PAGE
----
ALBANY, N.Y. — New York lawmakers are ready to send the governor a measure allowing people to be buried with their pets.
The state Assembly voted Wednesday in favor of a bill to allow human cemeteries to grant permission for people to be buried with their pet's cremated remains. The state Senate voted unanimously for the bill in March.
If signed by Gov. Andrew Cuomo, the burial of pet and human remains would have to happen at the same time, and the cemetery would have to approve.
"Increasingly, cemetery organizations are being approached by their lot owners to allow for the interment of cremated pet remains in their non-religious cemeteries," according to a memo attached to the bill.
The bill wouldn't apply to religious cemeteries.
Very few states allow humans and animals to be buried together in cemeteries:
• Florida. The state does not prohibit cremated pet remains from being interred with human remains as long as a pet's ashes remain separate from the human remains.
• New Jersey. Cremated human remains may be buried with a pet but only in a pet cemetery.
• New York. In 2014, the state adopted regulations to allow pet cemeteries to bury cremated human remains with a companion animal.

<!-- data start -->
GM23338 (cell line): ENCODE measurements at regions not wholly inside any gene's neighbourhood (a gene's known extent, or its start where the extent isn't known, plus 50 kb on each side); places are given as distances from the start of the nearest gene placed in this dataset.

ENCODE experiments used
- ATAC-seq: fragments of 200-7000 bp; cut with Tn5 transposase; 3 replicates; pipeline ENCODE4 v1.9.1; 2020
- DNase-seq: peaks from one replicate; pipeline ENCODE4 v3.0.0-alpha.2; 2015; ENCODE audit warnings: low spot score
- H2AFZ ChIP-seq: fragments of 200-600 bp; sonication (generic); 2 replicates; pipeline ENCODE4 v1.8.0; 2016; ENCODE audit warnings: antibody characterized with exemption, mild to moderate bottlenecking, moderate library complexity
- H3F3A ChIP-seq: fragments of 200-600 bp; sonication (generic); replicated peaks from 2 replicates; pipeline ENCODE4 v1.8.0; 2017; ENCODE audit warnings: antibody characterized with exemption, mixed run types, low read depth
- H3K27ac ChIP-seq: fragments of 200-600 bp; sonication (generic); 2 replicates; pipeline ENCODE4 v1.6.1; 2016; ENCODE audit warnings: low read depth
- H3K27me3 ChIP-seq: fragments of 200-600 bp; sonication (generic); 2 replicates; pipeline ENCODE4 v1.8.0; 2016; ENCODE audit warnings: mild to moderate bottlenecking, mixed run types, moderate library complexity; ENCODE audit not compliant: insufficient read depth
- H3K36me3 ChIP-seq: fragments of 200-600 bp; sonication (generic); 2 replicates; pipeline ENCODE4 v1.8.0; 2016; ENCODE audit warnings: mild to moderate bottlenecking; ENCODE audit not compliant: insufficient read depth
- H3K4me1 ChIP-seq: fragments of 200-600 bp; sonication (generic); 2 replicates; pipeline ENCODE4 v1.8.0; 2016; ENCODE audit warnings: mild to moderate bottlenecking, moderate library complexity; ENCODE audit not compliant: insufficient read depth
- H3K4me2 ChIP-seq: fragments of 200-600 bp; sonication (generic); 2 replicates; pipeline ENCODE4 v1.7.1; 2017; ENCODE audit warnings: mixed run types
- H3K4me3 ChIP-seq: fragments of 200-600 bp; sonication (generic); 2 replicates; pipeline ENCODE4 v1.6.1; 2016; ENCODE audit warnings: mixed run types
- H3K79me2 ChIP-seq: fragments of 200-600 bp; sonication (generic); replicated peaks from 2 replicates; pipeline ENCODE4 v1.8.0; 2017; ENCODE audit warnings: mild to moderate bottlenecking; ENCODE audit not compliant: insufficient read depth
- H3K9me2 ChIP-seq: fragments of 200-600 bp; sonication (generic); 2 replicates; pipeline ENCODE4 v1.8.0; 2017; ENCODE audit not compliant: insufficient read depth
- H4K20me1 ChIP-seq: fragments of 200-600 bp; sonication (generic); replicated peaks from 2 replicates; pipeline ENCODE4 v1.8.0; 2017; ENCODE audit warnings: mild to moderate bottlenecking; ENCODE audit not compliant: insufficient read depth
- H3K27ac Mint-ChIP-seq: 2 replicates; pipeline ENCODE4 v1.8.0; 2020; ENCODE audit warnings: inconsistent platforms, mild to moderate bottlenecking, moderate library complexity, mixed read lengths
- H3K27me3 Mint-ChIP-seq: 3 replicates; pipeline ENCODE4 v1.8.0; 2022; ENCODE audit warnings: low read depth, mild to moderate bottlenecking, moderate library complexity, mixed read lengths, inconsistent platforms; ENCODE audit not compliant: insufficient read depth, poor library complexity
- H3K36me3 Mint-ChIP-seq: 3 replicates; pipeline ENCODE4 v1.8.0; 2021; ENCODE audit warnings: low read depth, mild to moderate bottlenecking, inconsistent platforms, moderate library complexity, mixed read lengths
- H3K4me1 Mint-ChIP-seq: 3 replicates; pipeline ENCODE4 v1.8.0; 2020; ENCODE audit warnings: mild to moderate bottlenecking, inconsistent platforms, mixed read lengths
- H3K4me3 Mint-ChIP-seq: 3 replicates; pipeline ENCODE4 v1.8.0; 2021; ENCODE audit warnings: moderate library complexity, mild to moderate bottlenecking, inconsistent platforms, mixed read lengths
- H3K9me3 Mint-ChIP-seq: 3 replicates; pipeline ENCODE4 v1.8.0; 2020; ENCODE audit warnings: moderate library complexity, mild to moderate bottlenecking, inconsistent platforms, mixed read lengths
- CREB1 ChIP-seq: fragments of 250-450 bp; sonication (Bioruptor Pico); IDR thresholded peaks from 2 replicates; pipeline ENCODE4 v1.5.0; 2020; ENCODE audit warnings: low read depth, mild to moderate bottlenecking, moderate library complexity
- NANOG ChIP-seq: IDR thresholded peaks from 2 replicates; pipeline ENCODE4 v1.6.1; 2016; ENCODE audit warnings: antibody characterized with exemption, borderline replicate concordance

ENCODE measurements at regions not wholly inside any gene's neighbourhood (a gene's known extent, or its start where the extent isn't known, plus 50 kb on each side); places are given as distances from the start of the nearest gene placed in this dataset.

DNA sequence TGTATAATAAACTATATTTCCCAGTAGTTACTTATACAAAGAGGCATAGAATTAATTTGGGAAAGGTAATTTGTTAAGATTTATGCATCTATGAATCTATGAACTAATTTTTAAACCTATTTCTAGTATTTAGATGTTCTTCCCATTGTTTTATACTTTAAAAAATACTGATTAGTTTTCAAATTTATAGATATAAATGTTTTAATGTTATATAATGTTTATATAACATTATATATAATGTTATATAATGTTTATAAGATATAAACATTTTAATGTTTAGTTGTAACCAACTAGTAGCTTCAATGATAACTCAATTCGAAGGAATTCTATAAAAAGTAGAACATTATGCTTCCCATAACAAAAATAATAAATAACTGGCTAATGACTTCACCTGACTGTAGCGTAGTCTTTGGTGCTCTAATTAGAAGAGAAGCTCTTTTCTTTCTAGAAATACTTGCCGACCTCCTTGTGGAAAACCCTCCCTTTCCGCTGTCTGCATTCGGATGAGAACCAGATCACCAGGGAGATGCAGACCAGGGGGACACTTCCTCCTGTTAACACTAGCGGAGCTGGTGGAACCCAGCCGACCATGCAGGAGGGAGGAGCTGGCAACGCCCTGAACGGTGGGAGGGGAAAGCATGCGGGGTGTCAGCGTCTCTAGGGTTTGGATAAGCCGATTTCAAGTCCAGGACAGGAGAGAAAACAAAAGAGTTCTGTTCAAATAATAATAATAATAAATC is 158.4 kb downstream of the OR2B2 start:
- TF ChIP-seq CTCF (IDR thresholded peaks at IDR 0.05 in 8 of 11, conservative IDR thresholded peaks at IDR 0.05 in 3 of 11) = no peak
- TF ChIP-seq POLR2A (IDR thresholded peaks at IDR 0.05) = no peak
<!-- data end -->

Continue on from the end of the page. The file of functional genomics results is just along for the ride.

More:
• Oregon. The state allows human cemeteries to accept cremated pet remains on a case-by-case basis.
• Pennsylvania. Since 2006 the state has allowed cemeteries to have sections for humans, pets and both.
• Virginia. The state passed a law in 2014 permitting cemeteries to have clearly marked sections where pets and humans may be buried alongside one another. But the pet must have been a companion animal and be in its own casket.
Massachusetts lawmakers sent a 2015 bill to allow cemeteries to bury pets with their former owners to a public health study committee, where it emerged in May with a favorable report and remains alive legislatively.
Louisiana legislators were considering a bill to allow cemeteries to designate a special section for pets to be laid to rest with their owners. This year's regular session ended without it being moved from a state Senate committee.
In practice, at a family member's request funeral directors in many states informally allow an urn of a dog or cat's ashes to be tucked discreetly into a human casket before burial, Coleen Ellis, co-chairwoman of the Pet Loss Professionals Alliance, told the The Philadelphia Inquirer in 2013.
In New York, only domestic animals that have been "adapted or tamed to live in intimate association with people" and have been cremated at a pet crematorium would be eligible for burial with their owners," according to Senate Bill 2582.
The bill has bipartisan sponsorship from Sen. Michael Ranzenhofer, a Republican from Amherst, N.Y., and Assemblyman James Brennan, a Brooklyn Democrat.
Jon Campbell writes for the Gannett Albany (N.Y.) Bureau. Follow him on Twitter: @JonCampbellGAN